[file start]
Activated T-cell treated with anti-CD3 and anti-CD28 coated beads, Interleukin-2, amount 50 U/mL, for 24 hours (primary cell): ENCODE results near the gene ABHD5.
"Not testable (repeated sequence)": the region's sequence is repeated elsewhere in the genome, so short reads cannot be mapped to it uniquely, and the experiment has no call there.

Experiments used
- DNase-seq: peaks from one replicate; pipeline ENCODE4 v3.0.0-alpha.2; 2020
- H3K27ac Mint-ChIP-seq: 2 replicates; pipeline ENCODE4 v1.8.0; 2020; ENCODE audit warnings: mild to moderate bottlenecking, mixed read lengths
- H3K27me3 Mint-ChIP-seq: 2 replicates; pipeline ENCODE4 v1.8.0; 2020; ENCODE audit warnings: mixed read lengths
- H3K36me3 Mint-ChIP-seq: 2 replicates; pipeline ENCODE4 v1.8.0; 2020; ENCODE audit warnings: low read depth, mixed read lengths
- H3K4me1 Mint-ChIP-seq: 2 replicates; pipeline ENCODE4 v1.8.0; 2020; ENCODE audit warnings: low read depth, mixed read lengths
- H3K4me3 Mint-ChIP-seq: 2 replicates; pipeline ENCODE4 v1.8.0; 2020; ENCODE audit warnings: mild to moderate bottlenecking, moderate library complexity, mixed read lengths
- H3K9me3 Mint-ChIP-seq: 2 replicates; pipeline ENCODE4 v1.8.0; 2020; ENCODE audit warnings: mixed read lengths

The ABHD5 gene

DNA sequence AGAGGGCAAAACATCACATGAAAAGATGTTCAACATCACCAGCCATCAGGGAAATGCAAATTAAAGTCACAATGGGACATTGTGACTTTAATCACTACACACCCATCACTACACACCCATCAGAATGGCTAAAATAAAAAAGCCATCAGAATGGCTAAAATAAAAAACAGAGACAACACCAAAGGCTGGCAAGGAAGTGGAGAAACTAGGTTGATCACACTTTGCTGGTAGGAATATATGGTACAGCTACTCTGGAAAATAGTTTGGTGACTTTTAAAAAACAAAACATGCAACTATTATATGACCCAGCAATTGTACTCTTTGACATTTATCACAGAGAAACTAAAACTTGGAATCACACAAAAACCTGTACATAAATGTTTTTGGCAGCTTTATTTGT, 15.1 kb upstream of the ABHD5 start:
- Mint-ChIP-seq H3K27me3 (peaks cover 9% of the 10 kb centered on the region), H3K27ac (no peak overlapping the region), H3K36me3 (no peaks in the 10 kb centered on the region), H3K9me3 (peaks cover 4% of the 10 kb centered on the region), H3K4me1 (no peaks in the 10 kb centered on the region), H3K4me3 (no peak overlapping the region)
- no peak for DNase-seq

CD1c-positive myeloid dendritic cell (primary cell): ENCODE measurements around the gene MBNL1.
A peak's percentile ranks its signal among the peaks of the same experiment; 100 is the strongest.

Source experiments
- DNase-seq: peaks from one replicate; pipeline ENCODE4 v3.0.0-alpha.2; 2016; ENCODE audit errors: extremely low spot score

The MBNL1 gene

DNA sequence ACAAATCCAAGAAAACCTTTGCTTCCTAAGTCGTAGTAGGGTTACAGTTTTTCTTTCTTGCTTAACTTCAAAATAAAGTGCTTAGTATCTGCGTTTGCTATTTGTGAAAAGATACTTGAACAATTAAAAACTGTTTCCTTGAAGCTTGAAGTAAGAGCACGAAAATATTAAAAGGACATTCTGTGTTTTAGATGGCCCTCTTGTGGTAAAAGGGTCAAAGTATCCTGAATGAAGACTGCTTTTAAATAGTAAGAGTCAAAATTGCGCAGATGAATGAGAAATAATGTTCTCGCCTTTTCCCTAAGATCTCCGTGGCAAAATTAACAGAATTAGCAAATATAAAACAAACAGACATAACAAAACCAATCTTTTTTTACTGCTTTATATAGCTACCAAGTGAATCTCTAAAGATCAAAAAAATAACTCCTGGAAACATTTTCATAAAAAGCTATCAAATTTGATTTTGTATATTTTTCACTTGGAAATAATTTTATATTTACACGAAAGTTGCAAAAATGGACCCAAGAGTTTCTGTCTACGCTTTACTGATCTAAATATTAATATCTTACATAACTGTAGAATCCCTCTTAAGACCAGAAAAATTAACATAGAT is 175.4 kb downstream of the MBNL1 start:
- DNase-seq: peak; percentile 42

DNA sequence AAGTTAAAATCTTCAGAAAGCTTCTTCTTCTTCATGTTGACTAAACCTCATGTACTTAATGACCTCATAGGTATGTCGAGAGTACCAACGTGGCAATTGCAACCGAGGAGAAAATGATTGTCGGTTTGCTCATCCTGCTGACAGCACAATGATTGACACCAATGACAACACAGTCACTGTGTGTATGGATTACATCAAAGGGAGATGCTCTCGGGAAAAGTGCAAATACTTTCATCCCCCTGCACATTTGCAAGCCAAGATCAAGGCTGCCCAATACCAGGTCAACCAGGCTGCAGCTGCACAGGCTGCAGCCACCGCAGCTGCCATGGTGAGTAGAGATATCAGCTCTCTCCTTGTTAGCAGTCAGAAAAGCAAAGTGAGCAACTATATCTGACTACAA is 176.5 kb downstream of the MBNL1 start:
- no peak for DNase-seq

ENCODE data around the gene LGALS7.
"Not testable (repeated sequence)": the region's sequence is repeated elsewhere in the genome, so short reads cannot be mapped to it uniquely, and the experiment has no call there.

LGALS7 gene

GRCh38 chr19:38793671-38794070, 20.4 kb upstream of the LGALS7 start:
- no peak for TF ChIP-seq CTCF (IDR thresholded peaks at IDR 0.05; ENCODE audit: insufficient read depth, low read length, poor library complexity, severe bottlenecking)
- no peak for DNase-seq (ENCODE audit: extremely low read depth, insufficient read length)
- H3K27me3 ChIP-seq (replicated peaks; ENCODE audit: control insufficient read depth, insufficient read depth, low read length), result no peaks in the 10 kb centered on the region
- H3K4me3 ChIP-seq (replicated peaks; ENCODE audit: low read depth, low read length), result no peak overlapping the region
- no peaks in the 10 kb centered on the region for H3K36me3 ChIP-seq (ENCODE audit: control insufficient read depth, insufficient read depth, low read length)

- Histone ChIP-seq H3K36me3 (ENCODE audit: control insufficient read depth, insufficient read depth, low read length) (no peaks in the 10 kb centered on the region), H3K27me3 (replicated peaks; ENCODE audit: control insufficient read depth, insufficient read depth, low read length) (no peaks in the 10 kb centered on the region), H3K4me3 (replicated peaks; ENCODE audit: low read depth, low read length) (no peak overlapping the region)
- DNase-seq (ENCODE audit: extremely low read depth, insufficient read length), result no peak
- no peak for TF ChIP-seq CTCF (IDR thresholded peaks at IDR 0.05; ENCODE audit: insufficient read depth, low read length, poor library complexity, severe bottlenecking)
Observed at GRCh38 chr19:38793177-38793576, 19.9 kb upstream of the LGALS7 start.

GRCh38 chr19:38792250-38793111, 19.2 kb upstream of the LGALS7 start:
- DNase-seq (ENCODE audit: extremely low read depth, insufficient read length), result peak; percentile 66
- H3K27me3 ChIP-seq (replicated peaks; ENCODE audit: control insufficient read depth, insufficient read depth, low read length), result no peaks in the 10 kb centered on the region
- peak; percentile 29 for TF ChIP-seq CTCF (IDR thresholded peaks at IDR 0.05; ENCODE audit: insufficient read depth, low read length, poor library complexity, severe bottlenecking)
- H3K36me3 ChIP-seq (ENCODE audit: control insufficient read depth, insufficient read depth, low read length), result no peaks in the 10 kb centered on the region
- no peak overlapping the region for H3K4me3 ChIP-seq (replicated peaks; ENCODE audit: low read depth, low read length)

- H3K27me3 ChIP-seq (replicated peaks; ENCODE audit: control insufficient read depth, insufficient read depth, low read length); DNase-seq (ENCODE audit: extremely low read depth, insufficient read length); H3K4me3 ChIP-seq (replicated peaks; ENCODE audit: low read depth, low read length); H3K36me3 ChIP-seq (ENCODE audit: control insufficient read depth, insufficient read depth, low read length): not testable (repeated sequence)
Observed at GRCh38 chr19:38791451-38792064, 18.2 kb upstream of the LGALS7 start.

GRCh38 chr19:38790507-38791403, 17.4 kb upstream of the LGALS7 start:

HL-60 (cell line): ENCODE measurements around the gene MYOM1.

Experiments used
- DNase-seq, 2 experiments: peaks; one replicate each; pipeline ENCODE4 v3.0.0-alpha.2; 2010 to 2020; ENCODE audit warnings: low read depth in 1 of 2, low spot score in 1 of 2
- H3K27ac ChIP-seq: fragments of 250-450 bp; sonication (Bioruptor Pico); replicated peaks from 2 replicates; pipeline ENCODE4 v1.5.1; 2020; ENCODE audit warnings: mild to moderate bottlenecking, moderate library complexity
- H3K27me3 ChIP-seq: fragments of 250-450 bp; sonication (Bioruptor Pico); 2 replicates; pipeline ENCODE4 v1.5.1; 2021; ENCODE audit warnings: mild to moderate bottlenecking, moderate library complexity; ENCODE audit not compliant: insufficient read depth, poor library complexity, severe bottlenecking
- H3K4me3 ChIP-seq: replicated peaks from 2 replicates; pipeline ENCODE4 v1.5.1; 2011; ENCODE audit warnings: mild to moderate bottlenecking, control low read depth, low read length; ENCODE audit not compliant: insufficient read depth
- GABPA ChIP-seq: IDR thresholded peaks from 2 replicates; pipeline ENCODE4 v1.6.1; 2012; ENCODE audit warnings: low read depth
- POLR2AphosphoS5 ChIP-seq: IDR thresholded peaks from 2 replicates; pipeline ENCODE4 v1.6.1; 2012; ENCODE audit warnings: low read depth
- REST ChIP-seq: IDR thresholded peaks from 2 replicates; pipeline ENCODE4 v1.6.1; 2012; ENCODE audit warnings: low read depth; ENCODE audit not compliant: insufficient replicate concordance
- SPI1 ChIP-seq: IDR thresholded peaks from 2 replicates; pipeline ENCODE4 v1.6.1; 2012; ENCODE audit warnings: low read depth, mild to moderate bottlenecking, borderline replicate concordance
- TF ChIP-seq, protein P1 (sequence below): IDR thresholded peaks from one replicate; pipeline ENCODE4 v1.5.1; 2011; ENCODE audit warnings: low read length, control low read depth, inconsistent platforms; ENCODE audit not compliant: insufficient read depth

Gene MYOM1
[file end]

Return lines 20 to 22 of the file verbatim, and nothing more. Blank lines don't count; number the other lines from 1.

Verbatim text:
DNA sequence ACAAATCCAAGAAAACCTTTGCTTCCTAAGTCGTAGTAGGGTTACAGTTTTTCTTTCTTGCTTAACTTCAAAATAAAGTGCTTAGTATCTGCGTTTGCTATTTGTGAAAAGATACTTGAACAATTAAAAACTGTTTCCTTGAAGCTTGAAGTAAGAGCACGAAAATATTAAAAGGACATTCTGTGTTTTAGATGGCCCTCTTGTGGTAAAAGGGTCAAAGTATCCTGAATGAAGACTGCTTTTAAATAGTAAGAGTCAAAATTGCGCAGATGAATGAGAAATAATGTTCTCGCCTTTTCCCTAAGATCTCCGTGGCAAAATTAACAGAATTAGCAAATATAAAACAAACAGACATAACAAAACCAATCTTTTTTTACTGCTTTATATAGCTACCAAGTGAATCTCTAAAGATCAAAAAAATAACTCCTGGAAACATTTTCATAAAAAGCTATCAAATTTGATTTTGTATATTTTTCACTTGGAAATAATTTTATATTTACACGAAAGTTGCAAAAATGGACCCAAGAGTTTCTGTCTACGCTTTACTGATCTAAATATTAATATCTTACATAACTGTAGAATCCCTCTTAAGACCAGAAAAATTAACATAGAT is 175.4 kb downstream of the MBNL1 start:
- DNase-seq: peak; percentile 42

DNA sequence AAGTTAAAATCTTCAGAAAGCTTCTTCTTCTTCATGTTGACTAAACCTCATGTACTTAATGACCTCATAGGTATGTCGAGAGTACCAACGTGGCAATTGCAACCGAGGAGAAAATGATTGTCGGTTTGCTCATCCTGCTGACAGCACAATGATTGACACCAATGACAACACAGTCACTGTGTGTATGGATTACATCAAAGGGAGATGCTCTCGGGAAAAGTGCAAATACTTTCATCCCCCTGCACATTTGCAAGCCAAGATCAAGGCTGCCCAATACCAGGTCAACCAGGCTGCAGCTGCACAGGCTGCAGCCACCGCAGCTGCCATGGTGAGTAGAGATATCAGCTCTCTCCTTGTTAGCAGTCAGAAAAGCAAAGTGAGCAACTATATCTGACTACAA is 176.5 kb downstream of the MBNL1 start: